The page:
February 2018: Archive of A Linguist Explains from The Toast

While The Toast is sorting out their website situation, I’ve archived my Toast articles here as a folder of pdfs. I’ve gotten a couple requests for A Linguist Explains The Rules for Summoning Benedict Cumberbatch and A Linguist Explains The Grammar of Doge especially, so now they’re all available! (Also, apparently The Toast is going to be archived in the Library of Congress now, so that’s cool.)

I was referenced in this post on Boing Boing by Clive Thompson.

Our Lingthusiasm main episode was about vowel gymnastics and the bonus episode was about constructed languages (conlangs). Here’s a thread about people ordering custom coloured scarves, and we also made a teaching page with the episodes sorted by topic. We’ve been hearing from several people using Lingthusiasm in their classes, which is exciting!

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This month’s image is a photo of a restaurant sign that I took in Halifax when I was there in December. Someone involved in this restaurant knows their IPA!

mung restaurant IPA sign

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January 2018: Language in the public ear: linguistics podcasts and radio panel at LSA

I organized a panel called Language in the Public Ear: Linguistics Outreach via Podcasts and Radio at the annual meeting of the Linguistic Society of America. Here’s a description of the panel from the LSA program:

The number of Americans who listen to podcasts has doubled since 2013, and a growing number of these podcasts are about linguistics. Being able to download an episode to your phone or computer, listen to it anywhere (often while doing something else with your hands), and even pause and come back to it, has created a surge in the popularity of audio. While language is often a popular topic on general interest shows, there are now enough dedicated linguistics podcasts that we’ve put together a whole panel of them for the first time in LSA history. This panel brings together the hosts of both well-established and up-and-coming linguistics podcasts, which combined reach hundreds of thousands of listeners around the world.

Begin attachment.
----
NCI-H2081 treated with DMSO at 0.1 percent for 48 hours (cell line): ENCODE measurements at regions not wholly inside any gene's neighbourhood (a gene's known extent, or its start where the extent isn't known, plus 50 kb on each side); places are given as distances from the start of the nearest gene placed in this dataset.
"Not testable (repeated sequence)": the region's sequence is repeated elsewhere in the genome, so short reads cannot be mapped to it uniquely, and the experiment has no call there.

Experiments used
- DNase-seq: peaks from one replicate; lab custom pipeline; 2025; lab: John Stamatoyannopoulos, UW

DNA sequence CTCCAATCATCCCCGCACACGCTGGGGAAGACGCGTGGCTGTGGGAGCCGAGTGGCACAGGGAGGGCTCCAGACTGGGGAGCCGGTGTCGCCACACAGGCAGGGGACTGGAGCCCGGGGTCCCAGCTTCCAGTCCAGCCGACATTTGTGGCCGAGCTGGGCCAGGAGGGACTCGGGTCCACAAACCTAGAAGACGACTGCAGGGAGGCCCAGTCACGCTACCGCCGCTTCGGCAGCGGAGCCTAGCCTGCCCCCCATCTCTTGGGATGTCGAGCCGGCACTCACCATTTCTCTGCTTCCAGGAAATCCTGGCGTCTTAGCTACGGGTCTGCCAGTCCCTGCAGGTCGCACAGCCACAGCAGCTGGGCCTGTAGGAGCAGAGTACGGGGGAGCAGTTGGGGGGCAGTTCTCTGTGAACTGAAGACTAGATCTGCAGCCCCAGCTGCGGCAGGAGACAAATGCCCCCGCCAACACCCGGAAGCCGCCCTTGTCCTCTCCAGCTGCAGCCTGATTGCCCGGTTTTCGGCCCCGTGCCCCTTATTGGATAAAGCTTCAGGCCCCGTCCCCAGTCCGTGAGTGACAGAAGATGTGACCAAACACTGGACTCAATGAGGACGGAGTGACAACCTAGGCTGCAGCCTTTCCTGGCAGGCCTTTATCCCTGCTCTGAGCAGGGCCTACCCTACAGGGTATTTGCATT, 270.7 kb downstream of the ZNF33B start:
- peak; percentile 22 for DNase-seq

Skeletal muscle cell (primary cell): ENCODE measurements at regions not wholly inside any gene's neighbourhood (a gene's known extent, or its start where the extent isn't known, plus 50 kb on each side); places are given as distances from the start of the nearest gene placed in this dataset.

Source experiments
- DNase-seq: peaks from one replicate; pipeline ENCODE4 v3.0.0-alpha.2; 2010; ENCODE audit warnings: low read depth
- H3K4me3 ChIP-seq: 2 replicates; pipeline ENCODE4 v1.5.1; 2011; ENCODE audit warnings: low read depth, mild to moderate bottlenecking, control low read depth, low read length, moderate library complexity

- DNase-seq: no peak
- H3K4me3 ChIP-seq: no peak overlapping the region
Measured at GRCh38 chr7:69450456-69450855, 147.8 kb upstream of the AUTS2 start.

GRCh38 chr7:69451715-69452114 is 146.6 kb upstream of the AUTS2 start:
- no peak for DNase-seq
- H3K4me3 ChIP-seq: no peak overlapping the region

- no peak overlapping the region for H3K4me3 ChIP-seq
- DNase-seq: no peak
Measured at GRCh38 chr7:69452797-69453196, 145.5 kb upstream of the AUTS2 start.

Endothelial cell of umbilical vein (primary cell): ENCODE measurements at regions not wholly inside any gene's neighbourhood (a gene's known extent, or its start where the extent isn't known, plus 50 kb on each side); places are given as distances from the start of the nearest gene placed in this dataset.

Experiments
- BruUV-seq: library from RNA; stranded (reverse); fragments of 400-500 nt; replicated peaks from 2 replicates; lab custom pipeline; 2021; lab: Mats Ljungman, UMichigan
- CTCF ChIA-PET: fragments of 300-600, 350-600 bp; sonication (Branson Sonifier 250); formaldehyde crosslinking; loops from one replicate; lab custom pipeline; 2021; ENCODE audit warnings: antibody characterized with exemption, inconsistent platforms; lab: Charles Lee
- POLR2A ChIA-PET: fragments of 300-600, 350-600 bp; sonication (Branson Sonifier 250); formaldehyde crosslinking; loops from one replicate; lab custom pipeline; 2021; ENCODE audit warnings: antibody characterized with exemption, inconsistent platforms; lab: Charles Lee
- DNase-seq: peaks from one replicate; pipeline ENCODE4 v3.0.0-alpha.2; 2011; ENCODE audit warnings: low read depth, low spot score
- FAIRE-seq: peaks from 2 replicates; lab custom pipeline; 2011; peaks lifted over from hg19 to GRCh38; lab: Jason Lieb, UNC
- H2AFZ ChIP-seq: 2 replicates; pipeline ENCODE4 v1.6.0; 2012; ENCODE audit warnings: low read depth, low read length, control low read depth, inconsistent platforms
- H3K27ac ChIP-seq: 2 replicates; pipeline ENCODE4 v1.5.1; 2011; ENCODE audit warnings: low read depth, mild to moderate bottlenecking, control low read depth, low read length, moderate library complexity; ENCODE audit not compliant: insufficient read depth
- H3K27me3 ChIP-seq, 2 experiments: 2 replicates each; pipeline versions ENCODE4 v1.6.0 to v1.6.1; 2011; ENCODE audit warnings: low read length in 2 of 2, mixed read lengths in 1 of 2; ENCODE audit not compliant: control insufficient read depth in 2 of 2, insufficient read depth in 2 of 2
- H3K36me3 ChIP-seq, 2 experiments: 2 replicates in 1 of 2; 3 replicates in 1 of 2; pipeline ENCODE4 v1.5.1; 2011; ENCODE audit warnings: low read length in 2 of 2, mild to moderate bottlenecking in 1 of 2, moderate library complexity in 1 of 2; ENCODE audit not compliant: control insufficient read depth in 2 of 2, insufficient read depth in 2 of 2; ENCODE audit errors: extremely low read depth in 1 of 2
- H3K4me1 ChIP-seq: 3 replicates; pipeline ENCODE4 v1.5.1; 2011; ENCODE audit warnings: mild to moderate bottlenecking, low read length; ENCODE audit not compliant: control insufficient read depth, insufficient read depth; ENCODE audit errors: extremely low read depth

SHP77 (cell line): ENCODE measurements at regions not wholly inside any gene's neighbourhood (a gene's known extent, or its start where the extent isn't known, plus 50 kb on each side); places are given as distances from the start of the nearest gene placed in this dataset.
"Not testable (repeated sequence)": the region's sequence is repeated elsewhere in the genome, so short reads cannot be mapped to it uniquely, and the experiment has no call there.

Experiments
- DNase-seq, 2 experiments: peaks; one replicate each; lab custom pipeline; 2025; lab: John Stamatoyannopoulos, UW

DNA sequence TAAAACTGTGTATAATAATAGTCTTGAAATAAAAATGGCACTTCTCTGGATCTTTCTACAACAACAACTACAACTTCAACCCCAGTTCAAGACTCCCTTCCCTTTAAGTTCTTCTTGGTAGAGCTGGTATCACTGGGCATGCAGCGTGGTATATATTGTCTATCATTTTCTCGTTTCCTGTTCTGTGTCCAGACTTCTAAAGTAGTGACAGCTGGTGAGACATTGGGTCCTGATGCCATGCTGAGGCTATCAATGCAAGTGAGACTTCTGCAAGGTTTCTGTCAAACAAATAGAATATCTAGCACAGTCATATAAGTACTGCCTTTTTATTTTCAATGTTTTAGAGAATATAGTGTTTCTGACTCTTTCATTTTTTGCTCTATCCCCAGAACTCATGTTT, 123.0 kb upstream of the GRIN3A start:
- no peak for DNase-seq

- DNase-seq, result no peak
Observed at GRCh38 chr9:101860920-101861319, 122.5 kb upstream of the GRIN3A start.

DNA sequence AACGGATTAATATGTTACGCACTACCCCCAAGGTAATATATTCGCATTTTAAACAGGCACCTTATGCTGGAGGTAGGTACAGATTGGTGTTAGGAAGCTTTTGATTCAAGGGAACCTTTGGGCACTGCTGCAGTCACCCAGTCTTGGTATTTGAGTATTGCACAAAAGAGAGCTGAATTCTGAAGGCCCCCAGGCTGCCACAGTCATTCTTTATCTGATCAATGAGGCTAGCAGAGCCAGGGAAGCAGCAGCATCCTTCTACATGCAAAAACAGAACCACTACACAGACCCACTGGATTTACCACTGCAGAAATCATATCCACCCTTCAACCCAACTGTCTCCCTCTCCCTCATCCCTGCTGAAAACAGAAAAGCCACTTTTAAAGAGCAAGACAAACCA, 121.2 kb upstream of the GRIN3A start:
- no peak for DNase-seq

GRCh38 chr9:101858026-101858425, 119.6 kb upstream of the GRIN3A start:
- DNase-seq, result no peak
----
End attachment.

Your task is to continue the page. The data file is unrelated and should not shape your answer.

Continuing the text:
Although a few speakers ran into weather issues and had to send in their contributions remotely, it all came together in the end! Here’s a link to all the podcasts, in order of appearance, with cohosts who weren’t present in parentheses:

We were also excited to have at the panel The Vocal Fries (Megan Figueroa and Carrie Gillon) which didn’t even exist when we were putting the panel together. It’s great to see the linguistics podcast sphere continue to grow! If you’re looking for more language podcast recommendations, do check out the other podcasts on this list!

Many thanks to everyone who attended the panel and especially to those who livetweeted #LinguisticEar, asked questions, and came up to chat with us! Here’s some more panel recap.

Also at the LSA, I organized a linguistics Wikipedia editathon with Lauren Collister, who’s an excellent new addition to the lingwiki team, in a rather epic room, and stepped in at the last minute to co-host the Five Minute Linguist competition with Lane Greene of the Economist, in addition to our previously scheduled judging, due to weather issues again. You can watch a video of all the Five Minute Linguist talks here.

Still at the LSA, we took a group photo of lingthusiasts wearing IPA scarves and reached $1000/month on Patreon while Lauren Gawne and I were in the same place, so we got celebratory ice cream!

The Lingthusiasm main episode was about learning parts of words: morphemes and the wug test. Here’s a thread about wugs and linguistic in-jokes. The bonus was an interview with Daniel Midgley of Talk the Talk about how “We are all linguistic geniuses”. We also did an interview with The Vocal Fries about Canadian and Australian Englishes.

I posted my 2017 Year in Review post, with links to the highlights of what I’ve been doing and reading about linguistics. I was also in Superlinguo’s 2017 year in review.